CAT values today:
Steer Axle 3,440 lbs (GAWR = 3,900)
Drive Axle 3,640 lbs (GAWR = 3,900)
Trailer Axle 5,960 lbs (Max acceptable trailer weight = 7,600)

Here's what we did that really changed the game for our truck: Lowered the hitch ball by one slot on the shank and added one washer.

We figured out today that the hitch ball was an inch or two higher than the coupler when the trailer was level. Our Ram has coil springs so it settles fast and looks OK once connected, but this mis-alignment must have caused the truck to carry more weight than ideal.

Adding the single washer pushed a bit more weight to the front of the truck and perhaps back to the trailer, giving us a more even distribution than before.

On the "before" config our trailer wasn't visibly nose-up, but the mis-alignment of ball height to coupler height must have caused the combined rig to put a lot more weight on the truck than it should have, while also lifting the steer axle of the truck enough to produce a noticeable high-headlights syndrome, even with the EQ hitch hooked up.

Lastly, the towing experience has improved dramatically. The headlights seem normal while towing, and the ride is considerably smoother. The ride continues to feel steady with no discernible sway even when being passed quickly by a double dump truck on a steep downhill run (e.g. I'm going 60 mph and he's going at a much higher but undetermined speed).

So, we're hopeful that we've dialed in the EQ hitch for our truck and trailer.
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Old 08-14-2014, 09:37 PM   #396
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Originally Posted by Silvery Moon View Post
CAT values today:
Steer Axle 3,440 lbs (GAWR = 3,900)
Drive Axle 3,640 lbs (GAWR = 3,900)
Trailer Axle 5,960 lbs (Max acceptable trailer weight = 7,600)
Did you also measure the TV's axle loads today with the trailer unhitched?

Ron
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Old 08-14-2014, 11:46 PM   #397
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Great question.

Answer: No, though I knew it would be a good idea. I was flying solo and the truck stop was so crowded that I couldn't unhitch in their lot and try again. We'll catch that when we're loaded for the trip, probably on Saturday.

Uncertified weight for the truck alone from the other day, similarly equipped:
Steering axle: 3,420
Drive axle: 2,940
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Old 08-19-2014, 01:02 PM   #398
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I'd like to thank Ron publicly, for another very informative, explanatory post (#393). After carefully reading through that, I can understand why the current thought is to have more load on the rear of the TV than the front. Even though my setup seems balanced, in an emergency maneuver I can see how the trailer could drive the rear forward and cause a jackknife. Therefore, I have decided to remove a spacer washer.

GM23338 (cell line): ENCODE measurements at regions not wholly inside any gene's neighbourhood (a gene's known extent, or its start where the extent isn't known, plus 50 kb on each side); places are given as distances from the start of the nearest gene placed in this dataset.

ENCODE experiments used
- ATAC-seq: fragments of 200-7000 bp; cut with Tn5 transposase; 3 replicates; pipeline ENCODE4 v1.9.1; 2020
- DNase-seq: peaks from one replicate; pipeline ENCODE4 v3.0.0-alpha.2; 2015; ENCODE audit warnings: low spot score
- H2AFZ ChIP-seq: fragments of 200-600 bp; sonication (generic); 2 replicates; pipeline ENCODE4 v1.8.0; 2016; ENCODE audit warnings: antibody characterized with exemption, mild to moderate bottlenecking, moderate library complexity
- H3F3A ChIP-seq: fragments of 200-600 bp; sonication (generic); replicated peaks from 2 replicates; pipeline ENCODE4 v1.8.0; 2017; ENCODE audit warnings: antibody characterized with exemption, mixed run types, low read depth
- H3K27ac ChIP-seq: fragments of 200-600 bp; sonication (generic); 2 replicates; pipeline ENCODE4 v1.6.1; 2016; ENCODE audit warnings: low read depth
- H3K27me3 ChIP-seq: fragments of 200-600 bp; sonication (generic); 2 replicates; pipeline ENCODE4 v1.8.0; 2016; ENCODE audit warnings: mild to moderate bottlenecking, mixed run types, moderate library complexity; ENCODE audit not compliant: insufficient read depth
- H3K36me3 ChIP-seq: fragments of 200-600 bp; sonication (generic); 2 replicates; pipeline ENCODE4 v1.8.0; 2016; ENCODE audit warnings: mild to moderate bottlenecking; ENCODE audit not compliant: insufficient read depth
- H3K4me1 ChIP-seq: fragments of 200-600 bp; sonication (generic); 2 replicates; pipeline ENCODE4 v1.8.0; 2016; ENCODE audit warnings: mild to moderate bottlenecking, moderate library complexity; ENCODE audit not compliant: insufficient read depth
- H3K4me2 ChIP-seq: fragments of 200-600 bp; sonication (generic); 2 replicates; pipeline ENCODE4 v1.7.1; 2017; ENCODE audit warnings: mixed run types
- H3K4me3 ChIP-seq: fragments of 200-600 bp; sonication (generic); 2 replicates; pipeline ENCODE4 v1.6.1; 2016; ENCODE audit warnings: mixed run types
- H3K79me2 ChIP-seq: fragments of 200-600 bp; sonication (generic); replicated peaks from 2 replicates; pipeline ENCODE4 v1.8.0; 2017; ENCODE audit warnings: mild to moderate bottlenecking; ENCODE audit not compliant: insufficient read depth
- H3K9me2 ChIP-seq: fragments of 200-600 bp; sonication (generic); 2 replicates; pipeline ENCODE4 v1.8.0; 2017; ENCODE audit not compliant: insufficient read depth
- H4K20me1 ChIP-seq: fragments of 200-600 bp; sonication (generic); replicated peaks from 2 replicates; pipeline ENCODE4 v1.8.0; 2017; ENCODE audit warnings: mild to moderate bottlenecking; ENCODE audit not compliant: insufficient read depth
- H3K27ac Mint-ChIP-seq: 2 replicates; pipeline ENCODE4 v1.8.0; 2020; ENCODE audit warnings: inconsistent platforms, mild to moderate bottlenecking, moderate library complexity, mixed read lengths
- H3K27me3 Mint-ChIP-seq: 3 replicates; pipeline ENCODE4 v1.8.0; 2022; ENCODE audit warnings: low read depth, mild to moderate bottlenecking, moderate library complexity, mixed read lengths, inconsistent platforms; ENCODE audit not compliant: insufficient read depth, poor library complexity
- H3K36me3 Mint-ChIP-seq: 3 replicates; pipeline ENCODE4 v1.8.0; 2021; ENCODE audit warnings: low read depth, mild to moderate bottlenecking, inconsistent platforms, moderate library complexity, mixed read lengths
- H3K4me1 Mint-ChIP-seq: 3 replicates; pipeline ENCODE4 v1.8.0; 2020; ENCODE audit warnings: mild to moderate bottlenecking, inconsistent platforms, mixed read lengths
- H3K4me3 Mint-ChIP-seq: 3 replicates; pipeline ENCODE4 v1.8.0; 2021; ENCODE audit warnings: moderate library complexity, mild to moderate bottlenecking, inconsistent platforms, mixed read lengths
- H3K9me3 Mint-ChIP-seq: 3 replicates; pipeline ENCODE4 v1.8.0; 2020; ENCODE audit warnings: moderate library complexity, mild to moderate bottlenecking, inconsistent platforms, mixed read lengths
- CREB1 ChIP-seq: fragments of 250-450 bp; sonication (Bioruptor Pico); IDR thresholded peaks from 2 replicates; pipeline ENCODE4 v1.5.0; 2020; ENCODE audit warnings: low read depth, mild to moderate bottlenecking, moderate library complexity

I was a little surprised that I could get the head bolts loose with only two breaker bars. They were tight, but it didn't seem like 320 ft-lbs. Hope I can get them as tight as they need to be when I do the final tightening again.

I hitch-up and tow Monday. I'll be making measurements and a scale stop with a truck and trailer loaded for travel. Stay tuned for my next report.

Randy
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Old 08-19-2014, 08:16 PM   #399
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Well, this has been very interesting, not to mention educational. I have read almost every post on this very long discussion. I have learned many things about my hitch.

I purchased this hitch at the dealership when I bought my 2002 31' Classic in June of this year. It was the one they recommended. They installed and set it up.
It does seem to tow very nicely, or did. Lately, I've noticed more popping and groaning.

I have not weighed my axles, but the tire footprint lengths, front and rear are about the same. Tire pressures are the same. The whole rig is nice and level.

To start, I have an E2 hitch with round bars that fit up into cylindrical sections of the hitch head. On the bars there is a label that says they are 1,000 lb. bars for a 10,000 lb. GVWR trailer. My Classic has an 8,000 lb. GVWR.

When I unhitched my AS a few weeks ago, I noticed that the L brackets were loose. They will move back and forth 1/2 to 3/4 inch. The holes behind the poly lock nuts seem to be ovalized. The holes that are being used are the ones at the farthest end from the L.

My engineering senses tingled as I thought it rather dumb to bolt a lever from its farthest point.

Then I saw one of your lovely pics, it seems that my bracket is on up side down!

So, if I turn the bracket around and reinstall the L at or about the same height, I should be in the holes closest to the L. Perhaps I could fabricate a bolt and spacer to lock down the other end of the L bracket also.

As for the bending of the attachment brackets, I'm thinking spacers and extra bolt and spacer at the top end should cure that. (Grade 8 bolts are the way to go here.) If that is not enough, I would suggest welding a 3/8" X 1 to 1 1/2" bar along each side forming a C channel. (Or I could re fabricate the whole thing out of stainless steel) Yes, I have a machine shop.

Now, if any of you experts (I'm not trying to be funny here, you guys know a whole lot more than I do about this) are still available for comment, I would love to have your advice on this.
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Old 08-20-2014, 01:00 PM   #400
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Post #9 is how I got my L-bracket link plates to stay still.

30,000 miles later, they still work fine.

I have the E4, but similar concept.

http://www.airforums.com/forums/f464...ort-34484.html




See you on the road
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Old 08-23-2014, 08:38 PM   #401
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Originally Posted by JimGolden View Post
Post #9 is how I got my L-bracket link plates to stay still.

30,000 miles later, they still work fine.